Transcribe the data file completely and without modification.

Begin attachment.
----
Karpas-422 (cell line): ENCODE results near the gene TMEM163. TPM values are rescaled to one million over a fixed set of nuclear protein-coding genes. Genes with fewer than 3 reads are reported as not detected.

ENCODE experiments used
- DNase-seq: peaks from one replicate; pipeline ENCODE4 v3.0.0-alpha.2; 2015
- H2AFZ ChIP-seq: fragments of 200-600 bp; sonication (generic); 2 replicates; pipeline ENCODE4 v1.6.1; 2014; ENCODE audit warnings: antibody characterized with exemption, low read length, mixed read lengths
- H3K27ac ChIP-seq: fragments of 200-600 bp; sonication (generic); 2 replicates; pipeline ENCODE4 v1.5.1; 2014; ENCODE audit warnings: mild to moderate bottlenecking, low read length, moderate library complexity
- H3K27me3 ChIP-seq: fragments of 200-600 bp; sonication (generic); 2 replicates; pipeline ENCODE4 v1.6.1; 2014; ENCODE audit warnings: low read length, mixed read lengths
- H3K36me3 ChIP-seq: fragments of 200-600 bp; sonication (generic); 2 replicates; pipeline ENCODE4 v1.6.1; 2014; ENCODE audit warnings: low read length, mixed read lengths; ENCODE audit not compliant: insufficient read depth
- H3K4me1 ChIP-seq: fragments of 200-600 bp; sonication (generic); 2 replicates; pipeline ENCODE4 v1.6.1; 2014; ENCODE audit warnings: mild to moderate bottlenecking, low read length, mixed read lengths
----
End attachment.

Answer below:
Karpas-422 (cell line): ENCODE results near the gene TMEM163. TPM values are rescaled to one million over a fixed set of nuclear protein-coding genes. Genes with fewer than 3 reads are reported as not detected.

ENCODE experiments used
- DNase-seq: peaks from one replicate; pipeline ENCODE4 v3.0.0-alpha.2; 2015
- H2AFZ ChIP-seq: fragments of 200-600 bp; sonication (generic); 2 replicates; pipeline ENCODE4 v1.6.1; 2014; ENCODE audit warnings: antibody characterized with exemption, low read length, mixed read lengths
- H3K27ac ChIP-seq: fragments of 200-600 bp; sonication (generic); 2 replicates; pipeline ENCODE4 v1.5.1; 2014; ENCODE audit warnings: mild to moderate bottlenecking, low read length, moderate library complexity
- H3K27me3 ChIP-seq: fragments of 200-600 bp; sonication (generic); 2 replicates; pipeline ENCODE4 v1.6.1; 2014; ENCODE audit warnings: low read length, mixed read lengths
- H3K36me3 ChIP-seq: fragments of 200-600 bp; sonication (generic); 2 replicates; pipeline ENCODE4 v1.6.1; 2014; ENCODE audit warnings: low read length, mixed read lengths; ENCODE audit not compliant: insufficient read depth
- H3K4me1 ChIP-seq: fragments of 200-600 bp; sonication (generic); 2 replicates; pipeline ENCODE4 v1.6.1; 2014; ENCODE audit warnings: mild to moderate bottlenecking, low read length, mixed read lengths